When you are measuring the concentration of DNA at 260 nm, the software automatically compensates for the fact that you are measuring your sample at a 1 mm path length instead of the standard 1 cm pathlength. For cell culture at OD 600 nm, the software does not do the same thing. Instead it displays the 1mm absorbance. Why?
This answer was received in an email response from an Application Scientist at Nanodrop Technologies, Inc.
"Yes, the Cell Cultures module is currently displayed at 1 mm and not 10 mm.
Note: absorbance data shown in archive files are represented as displayed on the software screen. For Nucleic Acid, Protein A280 and Proteins and Labels modules, data are normalized to a 1.0 cm (10.0 mm) path. For MicroArray, UV-Vis, Protein BCA, Protein Bradford, Protein Lowry and Cell Culture modules the data are normalized to a 0.1 cm (1.0 mm) path. For high absorbance UV-Vis samples, data are normalized to a 0.1mm path.
Regarding microbial cell cultures in suspension:
The short answer: The ND-1000 can be used to estimate bacterial growth cultures, and any limitations will be similar to limitations of other spectrophotometers.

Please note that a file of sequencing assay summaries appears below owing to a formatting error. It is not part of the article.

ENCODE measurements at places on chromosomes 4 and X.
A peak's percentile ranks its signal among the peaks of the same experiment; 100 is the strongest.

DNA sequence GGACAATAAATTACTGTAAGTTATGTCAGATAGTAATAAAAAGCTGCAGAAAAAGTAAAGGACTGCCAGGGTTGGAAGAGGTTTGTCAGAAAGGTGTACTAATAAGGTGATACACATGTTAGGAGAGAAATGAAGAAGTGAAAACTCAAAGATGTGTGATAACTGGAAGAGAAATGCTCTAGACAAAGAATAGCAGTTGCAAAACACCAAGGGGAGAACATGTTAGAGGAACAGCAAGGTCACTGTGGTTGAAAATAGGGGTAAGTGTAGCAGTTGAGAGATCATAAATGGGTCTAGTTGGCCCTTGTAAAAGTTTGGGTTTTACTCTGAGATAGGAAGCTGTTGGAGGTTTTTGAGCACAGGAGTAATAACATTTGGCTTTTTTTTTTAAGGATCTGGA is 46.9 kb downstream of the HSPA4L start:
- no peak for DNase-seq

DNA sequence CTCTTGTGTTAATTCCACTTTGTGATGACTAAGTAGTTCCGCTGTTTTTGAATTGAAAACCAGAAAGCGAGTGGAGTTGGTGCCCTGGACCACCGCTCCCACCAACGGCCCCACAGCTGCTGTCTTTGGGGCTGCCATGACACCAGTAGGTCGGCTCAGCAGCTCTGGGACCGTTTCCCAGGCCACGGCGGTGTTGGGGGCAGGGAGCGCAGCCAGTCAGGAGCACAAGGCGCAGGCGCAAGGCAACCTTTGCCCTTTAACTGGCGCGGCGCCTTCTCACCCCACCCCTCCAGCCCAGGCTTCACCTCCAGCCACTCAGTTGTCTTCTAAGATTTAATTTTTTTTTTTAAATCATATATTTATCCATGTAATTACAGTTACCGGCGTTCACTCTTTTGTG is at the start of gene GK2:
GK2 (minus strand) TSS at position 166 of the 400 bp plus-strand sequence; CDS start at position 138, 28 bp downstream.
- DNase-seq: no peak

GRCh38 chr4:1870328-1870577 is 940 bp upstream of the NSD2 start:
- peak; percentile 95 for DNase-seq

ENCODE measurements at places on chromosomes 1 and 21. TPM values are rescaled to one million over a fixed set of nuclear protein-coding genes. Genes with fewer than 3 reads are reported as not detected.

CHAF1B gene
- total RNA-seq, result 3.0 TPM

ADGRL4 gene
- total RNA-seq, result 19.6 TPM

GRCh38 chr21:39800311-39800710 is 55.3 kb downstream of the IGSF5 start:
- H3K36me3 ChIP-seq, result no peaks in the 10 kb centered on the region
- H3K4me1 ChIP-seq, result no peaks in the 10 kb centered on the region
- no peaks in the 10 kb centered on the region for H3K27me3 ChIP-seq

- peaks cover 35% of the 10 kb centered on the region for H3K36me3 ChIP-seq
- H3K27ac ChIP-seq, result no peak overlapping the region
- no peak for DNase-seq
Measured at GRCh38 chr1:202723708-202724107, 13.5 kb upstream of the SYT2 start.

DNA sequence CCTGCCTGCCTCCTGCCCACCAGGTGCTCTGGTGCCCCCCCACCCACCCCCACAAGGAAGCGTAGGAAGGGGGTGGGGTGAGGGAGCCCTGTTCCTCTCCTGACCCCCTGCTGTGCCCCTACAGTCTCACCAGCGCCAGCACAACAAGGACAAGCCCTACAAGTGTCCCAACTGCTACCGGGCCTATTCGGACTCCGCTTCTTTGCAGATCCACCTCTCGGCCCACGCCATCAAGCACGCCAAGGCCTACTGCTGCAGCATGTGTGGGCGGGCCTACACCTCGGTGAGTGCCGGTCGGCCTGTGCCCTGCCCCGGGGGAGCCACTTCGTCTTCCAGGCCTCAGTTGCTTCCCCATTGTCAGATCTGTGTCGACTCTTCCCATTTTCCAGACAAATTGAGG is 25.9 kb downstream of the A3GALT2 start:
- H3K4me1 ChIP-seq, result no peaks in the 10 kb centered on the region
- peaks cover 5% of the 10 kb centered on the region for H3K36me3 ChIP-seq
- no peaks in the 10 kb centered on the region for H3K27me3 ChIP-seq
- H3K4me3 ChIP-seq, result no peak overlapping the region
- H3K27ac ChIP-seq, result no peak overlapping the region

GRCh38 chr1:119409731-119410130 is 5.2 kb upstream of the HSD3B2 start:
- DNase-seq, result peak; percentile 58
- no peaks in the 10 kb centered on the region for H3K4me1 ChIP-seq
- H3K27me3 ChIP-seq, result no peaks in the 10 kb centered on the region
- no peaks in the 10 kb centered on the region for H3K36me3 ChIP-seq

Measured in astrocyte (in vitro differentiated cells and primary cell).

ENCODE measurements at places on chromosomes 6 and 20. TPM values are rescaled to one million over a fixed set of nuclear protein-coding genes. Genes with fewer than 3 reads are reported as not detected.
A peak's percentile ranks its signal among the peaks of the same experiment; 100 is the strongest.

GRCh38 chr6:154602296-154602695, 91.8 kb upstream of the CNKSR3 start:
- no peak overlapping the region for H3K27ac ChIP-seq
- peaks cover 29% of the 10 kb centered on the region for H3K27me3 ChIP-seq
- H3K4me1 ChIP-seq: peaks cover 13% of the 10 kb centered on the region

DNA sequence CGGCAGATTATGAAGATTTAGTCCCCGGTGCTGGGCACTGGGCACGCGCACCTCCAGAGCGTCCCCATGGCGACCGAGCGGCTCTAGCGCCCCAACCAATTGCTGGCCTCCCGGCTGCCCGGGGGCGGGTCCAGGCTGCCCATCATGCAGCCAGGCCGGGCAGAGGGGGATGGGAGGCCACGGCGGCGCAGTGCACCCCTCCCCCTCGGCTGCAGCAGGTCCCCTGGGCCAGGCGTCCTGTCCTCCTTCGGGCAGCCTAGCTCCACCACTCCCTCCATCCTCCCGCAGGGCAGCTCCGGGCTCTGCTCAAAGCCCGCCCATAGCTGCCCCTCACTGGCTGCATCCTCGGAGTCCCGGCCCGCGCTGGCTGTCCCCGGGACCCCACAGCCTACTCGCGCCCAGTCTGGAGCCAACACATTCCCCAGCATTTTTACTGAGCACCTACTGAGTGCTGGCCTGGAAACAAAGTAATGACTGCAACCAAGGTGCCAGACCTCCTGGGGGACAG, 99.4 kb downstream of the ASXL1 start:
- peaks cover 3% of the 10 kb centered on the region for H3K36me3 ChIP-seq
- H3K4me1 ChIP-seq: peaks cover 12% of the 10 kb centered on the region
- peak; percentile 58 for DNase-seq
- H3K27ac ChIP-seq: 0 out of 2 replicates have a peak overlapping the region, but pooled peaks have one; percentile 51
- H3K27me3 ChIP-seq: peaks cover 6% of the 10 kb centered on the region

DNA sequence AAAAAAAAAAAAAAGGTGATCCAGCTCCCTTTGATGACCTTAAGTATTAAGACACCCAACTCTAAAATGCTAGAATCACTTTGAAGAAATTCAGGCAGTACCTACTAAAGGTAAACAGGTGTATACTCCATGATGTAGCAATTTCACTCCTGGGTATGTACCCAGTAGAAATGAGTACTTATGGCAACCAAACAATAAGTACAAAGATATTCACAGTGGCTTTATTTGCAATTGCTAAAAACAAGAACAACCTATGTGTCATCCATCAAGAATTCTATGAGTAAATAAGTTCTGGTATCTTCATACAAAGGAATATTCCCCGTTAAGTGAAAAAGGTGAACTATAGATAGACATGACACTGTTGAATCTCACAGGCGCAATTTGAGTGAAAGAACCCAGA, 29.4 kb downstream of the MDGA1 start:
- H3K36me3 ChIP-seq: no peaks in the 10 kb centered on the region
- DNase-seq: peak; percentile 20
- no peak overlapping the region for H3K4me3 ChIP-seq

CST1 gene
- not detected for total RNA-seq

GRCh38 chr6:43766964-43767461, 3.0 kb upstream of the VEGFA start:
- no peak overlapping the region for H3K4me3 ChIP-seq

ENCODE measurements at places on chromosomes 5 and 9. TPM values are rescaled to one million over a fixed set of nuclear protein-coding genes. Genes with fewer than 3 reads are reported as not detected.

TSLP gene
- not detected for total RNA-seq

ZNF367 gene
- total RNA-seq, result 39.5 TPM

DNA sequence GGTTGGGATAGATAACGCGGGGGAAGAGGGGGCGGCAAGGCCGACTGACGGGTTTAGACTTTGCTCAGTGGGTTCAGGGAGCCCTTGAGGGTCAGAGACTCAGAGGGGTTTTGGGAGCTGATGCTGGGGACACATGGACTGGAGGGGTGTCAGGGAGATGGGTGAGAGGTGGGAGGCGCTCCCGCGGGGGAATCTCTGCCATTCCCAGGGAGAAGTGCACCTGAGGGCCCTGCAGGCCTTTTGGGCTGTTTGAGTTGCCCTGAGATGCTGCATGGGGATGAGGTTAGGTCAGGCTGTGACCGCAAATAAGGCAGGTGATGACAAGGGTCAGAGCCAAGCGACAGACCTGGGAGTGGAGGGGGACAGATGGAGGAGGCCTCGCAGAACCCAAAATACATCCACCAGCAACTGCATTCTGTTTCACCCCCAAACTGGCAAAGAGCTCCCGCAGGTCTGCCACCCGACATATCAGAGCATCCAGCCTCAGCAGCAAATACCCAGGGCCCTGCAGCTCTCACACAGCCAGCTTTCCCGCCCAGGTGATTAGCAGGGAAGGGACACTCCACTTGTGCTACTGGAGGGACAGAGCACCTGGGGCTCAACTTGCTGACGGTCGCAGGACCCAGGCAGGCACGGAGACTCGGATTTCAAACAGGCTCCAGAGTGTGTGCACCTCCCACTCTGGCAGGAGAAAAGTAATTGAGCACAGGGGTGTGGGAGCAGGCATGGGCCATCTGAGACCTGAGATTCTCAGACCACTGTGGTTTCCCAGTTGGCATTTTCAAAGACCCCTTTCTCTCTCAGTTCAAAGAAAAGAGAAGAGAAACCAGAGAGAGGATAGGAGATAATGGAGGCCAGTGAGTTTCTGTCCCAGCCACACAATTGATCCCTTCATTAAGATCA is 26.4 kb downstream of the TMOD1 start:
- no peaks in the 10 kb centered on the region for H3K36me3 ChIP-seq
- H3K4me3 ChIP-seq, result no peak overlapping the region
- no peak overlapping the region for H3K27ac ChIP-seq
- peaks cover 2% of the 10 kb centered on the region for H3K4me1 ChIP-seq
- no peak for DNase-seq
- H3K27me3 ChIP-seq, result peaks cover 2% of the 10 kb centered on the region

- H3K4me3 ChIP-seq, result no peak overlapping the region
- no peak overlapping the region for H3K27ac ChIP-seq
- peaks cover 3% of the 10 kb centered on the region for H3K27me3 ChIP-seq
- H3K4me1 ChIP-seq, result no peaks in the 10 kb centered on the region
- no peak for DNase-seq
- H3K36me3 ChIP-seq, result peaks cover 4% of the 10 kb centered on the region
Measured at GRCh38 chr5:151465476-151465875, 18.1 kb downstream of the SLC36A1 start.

The long answer: The fundamental issue surrounding bacterial culture growth measurements is that an absorbance spectrophotometer is being asked to determine light scattering caused by particulates in suspension. In this case, transmittance is not related to absorbance in the classical sense. Under normal true absorbance conditions, spectrophotometers can be comparable to one another because the sample actually absorbs electromagnetic energy. In the case of a reduction of transmittance caused by light scattering, readings are very dependent on the optics of a specific spectrophotometer as well as the cell type in suspension. For bacterial growth determination, even 1cm path length systems can vary greatly due to the variability of the optics of each system. The ND-1000 will display an 'absorbance' value approximately 10 fold less than 1cm systems due to the fact that the instrument is utilizing a 1mm path length. However, the difference will not be exactly 10 fold due to the reasons I've described above. The point is that the differences between the ND-1000 and a 'conventional' spec (apart from the 10 fold difference due to path length), will be similar to differences found between spectrophotometers that utilize a 1cm path length."